By now you’ve all heard about the laughable Green New Deal put forth by New York Congresscritter Alexandra Occasional Cortex.  Even though this piece of crap looks like it was strung together by a third-grade candidate for Student Council, Senate Majority Leader McConnell wants to bring it up for a vote in the Senate.

Why?  Because it’s a masterpiece of trolling.  I applaud this!  Excerpt:

Senate Majority Leader Mitch McConnell says he plans a floor vote on the Green New Deal resolution proposed by Rep. Alexandria Ocasio-Cortez and endorsed by many congressional Democrats. McConnell wants Senate Democrats to go on record on this radical proposal. He especially wants those running for president and those who may face tough reelection campaigns in 2020 to do so.

Would such a vote be a stunt? You could call it that, but you could also use the same word to describe a great many votes in both chambers.

The Green New Deal is a big deal, potentially. I see no reason why the Senate shouldn’t express its view of the idea.

Ocasio-Cortez responded to McConnell by saying, in effect, bring it on. She stated:

[McConnell] is trying to bully the party and he’s banking on people not being courageous. I think people should call his bluff.

When McConnell banks on something, he usually has good reason to. This seems like a case-in-point.

The response by Congresswoman Crazy Eyes was priceless, amounting to “how dare you bring up the resolution I sponsored for an actual vote!”

Trolling this may be and trolling it is, but McConnell, no newcomer to these kinds of games, has a purpose beyond just the lulz.  He’s going to make every member of the Senate stand, vote and be counted, either for this atrocity or against it…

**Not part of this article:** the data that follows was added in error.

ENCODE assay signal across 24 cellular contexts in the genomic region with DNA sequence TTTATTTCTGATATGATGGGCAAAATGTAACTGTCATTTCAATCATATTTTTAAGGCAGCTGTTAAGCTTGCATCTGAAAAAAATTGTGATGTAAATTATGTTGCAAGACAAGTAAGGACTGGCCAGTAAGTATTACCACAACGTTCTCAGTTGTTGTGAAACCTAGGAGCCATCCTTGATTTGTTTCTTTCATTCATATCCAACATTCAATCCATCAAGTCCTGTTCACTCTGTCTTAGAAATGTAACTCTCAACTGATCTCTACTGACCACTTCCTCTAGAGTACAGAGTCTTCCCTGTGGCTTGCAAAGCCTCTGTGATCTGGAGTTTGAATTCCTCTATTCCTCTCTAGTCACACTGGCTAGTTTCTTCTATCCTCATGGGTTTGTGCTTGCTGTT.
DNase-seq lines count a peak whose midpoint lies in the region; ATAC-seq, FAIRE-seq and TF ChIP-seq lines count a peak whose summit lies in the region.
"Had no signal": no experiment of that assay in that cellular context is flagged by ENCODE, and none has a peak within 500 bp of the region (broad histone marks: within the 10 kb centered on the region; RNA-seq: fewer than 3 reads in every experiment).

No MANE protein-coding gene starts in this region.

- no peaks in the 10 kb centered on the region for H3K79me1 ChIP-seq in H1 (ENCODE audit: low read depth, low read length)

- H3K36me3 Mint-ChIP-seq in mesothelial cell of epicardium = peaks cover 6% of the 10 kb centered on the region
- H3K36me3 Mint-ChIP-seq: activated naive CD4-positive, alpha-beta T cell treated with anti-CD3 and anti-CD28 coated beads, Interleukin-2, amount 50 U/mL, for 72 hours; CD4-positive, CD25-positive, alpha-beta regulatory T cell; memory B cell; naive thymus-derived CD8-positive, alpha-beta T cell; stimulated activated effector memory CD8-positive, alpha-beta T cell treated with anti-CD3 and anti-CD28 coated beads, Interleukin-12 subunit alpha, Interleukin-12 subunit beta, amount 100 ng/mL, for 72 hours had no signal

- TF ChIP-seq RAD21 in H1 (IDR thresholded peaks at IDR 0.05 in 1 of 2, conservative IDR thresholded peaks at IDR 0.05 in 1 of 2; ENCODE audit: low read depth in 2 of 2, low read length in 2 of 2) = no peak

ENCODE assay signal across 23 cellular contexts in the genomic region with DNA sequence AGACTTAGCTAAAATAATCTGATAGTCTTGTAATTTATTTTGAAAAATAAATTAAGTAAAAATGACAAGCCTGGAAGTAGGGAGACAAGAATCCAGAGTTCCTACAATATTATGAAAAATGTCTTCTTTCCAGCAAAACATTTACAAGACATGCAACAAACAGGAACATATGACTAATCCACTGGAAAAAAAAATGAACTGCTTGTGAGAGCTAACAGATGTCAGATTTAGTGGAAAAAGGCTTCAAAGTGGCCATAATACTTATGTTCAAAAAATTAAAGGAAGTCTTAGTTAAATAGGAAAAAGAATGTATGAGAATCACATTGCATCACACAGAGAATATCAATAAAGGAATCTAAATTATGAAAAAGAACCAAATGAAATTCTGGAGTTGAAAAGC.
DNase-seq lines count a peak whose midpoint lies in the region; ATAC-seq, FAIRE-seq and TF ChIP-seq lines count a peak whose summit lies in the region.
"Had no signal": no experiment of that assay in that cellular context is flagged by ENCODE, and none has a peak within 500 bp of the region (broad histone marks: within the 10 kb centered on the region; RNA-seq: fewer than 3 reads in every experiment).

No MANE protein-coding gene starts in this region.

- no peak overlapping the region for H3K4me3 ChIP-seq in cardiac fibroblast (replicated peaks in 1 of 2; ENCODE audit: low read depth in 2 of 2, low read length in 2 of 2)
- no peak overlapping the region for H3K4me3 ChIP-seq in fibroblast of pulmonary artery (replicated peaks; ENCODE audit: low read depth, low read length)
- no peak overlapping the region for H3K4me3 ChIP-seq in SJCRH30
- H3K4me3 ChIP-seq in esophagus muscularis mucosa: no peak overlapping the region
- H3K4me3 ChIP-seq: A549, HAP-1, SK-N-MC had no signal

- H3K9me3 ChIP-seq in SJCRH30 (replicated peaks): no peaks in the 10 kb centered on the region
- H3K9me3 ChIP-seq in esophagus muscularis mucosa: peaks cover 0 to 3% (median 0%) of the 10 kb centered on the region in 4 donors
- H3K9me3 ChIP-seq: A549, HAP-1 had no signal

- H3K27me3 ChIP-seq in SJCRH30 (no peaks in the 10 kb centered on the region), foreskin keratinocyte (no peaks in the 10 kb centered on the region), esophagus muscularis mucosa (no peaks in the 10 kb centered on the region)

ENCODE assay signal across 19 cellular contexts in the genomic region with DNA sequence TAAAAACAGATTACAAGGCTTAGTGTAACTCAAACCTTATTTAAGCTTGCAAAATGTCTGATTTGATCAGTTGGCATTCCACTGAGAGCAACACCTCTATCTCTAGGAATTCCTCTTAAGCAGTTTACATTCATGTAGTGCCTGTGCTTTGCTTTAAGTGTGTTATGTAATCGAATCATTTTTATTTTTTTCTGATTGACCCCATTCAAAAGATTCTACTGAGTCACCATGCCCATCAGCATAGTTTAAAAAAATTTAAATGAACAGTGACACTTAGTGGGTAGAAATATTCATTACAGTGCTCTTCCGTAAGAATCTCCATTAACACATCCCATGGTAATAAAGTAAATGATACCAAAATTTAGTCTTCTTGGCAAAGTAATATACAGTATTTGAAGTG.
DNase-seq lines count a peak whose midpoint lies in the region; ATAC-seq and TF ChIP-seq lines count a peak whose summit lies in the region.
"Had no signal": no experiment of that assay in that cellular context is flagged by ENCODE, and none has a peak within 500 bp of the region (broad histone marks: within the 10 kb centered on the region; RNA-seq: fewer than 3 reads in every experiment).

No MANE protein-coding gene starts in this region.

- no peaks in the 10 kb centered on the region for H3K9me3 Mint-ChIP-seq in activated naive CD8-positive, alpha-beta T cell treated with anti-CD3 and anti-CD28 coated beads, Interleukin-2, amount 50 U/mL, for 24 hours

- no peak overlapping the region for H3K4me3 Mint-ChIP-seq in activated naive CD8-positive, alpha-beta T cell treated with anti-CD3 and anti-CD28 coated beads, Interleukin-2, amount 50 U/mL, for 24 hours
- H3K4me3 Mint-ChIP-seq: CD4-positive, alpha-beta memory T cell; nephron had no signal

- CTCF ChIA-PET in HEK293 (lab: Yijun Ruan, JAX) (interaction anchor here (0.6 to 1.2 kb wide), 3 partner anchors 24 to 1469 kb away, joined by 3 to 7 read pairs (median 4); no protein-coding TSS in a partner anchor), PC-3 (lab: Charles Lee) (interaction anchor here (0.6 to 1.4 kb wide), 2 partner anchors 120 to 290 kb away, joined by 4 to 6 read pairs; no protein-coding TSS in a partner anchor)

…including all the Senate Democrats who have or who are planning to declare as 2020 Presidential candidates.  Any, including those who have already expressed support, will have that support hung around their necks like a millstone in 2020.

Some folks are about to be reminded that this ain’t Mitch McConnell’s first rodeo.

Goodbye, Blue Monday

Goodbye, Blue Monday!

Thanks as always to Pirate’s Cove and The Other McCain for the Rule Five links!

No one thing in particular jumps out this Monday morning, so let’s have a links compendium with some comments.

In France, yellow-vest protestors continue to protest… well, just about everything.  The gist of their argument seems to be “we want more Free Shit, and we want other people to pay for it.”

Princess Spreading Bull has launched her 2020 Presidential bid.  This is a Quixotic quest if there ever was one; even her fellow Democrats are getting to be embarrassed by her serial dissembling over her background.

Portland, Oregon averages a 911 call every fifteen minutes – about homeless people.  Most of these aren’t really emergencies and should be called in to the regular non-emergency dispatch line, granted.  But Portland has in the past had policies like “no-turnaway” shelters, which has drawn itinerants to that city – and this is the predictable result.

Single-family zoning is now racist.  Who knew?  This is so facepalm-worthy it’s not even funny.  When everything is racist, nothing is racist, but that little truism is lost on these people.

Robert Stacy McCain chronicles the continuing downward slide of our Ivy League schools.  Why are these people so angry?

Our good friend Jillian Becker presents “Prophetess: A Cautionary Tale.”  Well worth the read.  Granted predictions are very difficult, especially when they’re about the future.

On that note, we return you to your Monday, already in progress.